Ballynoe : Stone Circle

CountyDown
Grid RefJ 481 404
GPSJ 48131 40382 (5m)
Longitude5° 43' 29.22" W
Latitude54° 17' 26.32" N
ITM east480366
ITM north584435
Nearest TownDownpatrick (4.2 Km)
OS Sheet21
UTM zone29U
UTM x449041
UTM y5761192
Hide map  (N.B. Google Maps & GPS readings are slightly out of sync - position is approximate)
Show inline map (by Google Maps)

Visit Notes

Saturday, 2nd March 2002

After meeting up with Anthony Weir just outside Downpatrick I was taken to Ballynoe stone circle. I had already been told of many anomalous features that this circle posseses, but nothing really could have prepared me for what I saw.

The first thing you notice is its untidy state. It appears to have never been finished. In fact, on closer study, it probably was finished but vandalised/adopted soon after when the long barrow was place in the middle. The builders of the long barrow seem to have used many of the stones from the circle to create the barrow's kerb. The circle gives the impression that it was an almost continuous circle, but there are many gaps now.

The alignments are all slightly out. The is nearly a winter solstice alignment and some outliers are nearly north south aligned. Nearly at the north, east, south and west there are four similar cheese-wedge shaped stones.

The circle itself is set in a small depression that makes it almost hidden from every angle, making the surprise of entering the field even greater.

This is a wonderful circle, full of mystery and as Anthony says you could probably write a whole book on the 'nearly features' it displays.

There is a stone in the neighbouring field a line from which to the center of the circle seems to bisect the entrance. This warrants further investigation.

There is also a collection of possible erratics in the field. Two of these however, when linked to one of the south outliers form a dead straight row that is tangential to the circle.

Click Thumbnail to View Full Size Image

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Sunday, 23rd February 2003

A beautiful morning of broken cloud illuminating the stones of this great circle in some fantastic ways.

We disturbed a periguin falcon whilst walking down the sunken pathway, which took to the air in a quite massive manner. A lovely way to start the day.

I spent a lot of time either taking little close up study shots or balancing on the top of a ladder waiting for the sun to be 'just so' ... and it was several times.

Click Thumbnail to View Full Size Image

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Sunday, 7th May 2006

With Julian's knowledge of Cumbrian monuments it seemed only natural to bring him to this wonder. The similarities to Sunkenkirk/Swinside stone circle are really interesting.

The outliers are a mystery, but I did notice that the southeasternmost one is positioned in such a way that a massive mountain sits beautifully on the top of the intervening ridge. When you stand in the circle it is not visible.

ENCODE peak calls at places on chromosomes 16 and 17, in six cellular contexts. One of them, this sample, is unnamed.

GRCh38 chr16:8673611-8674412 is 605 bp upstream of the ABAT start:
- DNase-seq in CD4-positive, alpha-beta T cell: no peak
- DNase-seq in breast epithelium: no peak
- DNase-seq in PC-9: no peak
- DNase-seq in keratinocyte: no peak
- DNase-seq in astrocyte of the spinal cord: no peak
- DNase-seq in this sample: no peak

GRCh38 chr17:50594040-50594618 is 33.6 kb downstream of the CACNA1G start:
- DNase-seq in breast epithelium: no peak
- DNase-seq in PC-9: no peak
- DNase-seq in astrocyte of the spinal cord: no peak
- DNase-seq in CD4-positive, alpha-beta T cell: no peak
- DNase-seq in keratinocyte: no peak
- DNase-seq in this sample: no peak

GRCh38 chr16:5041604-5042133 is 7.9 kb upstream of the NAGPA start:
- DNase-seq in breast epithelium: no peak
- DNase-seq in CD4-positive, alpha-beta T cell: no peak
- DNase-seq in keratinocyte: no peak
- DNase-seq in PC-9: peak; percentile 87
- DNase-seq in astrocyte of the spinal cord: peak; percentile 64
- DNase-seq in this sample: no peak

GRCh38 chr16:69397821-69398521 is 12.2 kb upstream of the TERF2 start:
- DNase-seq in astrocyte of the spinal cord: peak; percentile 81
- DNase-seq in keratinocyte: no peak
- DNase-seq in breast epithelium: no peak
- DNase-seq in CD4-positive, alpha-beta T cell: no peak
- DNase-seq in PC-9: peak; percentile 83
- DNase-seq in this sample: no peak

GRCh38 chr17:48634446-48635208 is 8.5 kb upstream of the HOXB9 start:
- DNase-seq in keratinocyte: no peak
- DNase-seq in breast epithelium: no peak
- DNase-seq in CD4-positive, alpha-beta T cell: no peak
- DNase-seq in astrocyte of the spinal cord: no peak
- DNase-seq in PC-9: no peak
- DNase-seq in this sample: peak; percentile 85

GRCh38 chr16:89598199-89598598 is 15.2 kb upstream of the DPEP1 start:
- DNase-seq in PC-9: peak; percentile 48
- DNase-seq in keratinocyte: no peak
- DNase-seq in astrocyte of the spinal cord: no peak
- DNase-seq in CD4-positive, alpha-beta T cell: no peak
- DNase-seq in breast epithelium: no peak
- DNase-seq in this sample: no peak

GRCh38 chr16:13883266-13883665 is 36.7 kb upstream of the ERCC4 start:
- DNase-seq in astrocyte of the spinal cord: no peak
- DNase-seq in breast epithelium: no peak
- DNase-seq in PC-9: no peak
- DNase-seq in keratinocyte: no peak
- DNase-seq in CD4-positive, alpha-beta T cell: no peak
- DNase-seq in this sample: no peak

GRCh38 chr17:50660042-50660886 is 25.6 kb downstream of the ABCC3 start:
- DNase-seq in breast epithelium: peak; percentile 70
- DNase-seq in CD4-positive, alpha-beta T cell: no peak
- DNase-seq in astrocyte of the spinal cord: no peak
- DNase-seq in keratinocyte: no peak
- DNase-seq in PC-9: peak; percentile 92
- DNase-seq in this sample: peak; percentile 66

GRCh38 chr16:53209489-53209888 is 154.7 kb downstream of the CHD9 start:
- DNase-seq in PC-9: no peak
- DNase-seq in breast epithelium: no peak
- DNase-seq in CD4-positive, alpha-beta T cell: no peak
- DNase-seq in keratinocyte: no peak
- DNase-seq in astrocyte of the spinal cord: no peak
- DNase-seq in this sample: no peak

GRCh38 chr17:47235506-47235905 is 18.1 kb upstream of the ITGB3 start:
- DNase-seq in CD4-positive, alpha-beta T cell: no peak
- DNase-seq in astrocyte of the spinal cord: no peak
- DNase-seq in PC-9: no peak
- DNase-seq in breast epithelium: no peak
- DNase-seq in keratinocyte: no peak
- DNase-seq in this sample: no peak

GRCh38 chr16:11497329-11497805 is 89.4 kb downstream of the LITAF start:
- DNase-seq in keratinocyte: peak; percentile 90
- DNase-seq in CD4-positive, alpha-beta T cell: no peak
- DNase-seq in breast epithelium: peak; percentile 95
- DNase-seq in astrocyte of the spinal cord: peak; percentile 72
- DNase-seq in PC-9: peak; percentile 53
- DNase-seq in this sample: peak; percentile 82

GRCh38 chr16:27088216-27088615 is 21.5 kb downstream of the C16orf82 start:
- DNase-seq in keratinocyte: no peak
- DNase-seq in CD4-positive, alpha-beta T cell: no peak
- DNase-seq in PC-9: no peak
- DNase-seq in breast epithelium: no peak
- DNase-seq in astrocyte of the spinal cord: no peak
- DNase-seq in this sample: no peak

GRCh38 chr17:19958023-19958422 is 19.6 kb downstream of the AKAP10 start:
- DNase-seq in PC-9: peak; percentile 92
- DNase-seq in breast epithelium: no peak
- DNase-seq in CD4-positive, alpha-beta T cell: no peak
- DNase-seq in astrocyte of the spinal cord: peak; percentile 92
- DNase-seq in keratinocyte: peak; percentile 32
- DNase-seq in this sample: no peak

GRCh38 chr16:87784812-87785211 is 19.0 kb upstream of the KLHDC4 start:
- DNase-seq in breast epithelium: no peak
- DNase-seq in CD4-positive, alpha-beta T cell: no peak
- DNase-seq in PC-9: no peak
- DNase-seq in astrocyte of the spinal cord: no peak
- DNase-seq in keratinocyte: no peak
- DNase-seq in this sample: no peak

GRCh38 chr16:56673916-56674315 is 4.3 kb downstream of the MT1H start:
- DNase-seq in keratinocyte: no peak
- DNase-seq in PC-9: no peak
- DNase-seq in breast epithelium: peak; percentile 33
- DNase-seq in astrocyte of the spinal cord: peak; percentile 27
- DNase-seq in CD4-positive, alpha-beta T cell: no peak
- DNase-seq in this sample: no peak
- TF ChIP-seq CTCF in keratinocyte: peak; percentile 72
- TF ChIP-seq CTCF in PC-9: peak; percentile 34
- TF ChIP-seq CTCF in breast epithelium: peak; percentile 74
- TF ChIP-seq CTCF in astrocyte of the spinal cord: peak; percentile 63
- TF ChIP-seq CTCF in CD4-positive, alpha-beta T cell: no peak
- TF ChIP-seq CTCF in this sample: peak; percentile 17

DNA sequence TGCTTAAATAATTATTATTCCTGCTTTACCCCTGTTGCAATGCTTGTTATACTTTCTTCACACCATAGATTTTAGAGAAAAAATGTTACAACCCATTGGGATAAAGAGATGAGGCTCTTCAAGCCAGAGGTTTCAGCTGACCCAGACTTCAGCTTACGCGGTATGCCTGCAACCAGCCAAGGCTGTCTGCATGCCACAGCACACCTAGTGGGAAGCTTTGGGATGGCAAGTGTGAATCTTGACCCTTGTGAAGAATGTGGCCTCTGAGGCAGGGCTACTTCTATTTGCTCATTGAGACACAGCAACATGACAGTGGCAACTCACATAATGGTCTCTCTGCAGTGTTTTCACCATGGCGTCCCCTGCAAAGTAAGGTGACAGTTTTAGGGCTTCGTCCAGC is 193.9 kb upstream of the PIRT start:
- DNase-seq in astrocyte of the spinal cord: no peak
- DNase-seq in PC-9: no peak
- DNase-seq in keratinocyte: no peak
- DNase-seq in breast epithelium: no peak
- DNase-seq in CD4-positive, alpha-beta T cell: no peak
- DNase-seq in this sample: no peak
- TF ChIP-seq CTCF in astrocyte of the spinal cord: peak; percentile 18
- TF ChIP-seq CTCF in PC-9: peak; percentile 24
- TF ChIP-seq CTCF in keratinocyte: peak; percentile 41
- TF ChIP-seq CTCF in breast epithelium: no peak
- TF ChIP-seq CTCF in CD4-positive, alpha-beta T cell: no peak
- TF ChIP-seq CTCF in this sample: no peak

Click Thumbnail to View Full Size Image

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Sunday, 26th August 2007

A while ago we heard that the sunken path to Ballynoe was being destroyed. I haven't had chance to call in and see what was going on since then, but Anthony Weir had done so and told me it wasn't too bad. To be honest, it could have been a lot worse. I can only assume that someone stopped the farmer from ripping up all the hedges down the one side of the track.

I had stunningly good light at the circle. Today's direct sunlight didn't last too long, but it lasted long enough to get some nice pictures here and at the next site.

Click Thumbnail to View Full Size Image

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Like this monument

Marked Sites

Old Images

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<a href='/show/image/6423/ballynoe.htm' class='redlink'>Permanent Link</a>_

Directions

From Downpatrick take the A25 south east and take the first left after passing the race course. At the second cross roads turn right until you see an old railway station on your left. Just opposite this is a sign posted track leading to Ballynoe.

Random Gazetteer

A Selection of Other Stone Circles

About Coordinates Displayed

This is an explanation of (and a bit of a disclaimer for) the coordinates I provide.

Where a GPS figure is given this is the master for all other coordinates. According to my Garmin these are quite accurate.

Where there is no GPS figure the 6 figure grid reference is master for the others. This may not be very accurate as it could have come from the OS maps and could have been read by eye. Consequently, all other cordinates are going to have inaccuracies.

The calculation of Longitude and Latitude uses an algorithm that is not 100% accurate. The long/lat figures are used as a basis for calculating the UTM & ITM coordinates. Consequently, UTM & ITM coordinates are slightly out.

UTM is a global coordinate system - Universal Transverse Mercator - that is at the core of the GPS system.

ITM is the new coordinate system - Irish Transverse Mercator - that is more accurate and more GPS friendly than the Irish Grid Reference system. This will be used on the next generation of Irish OS maps.

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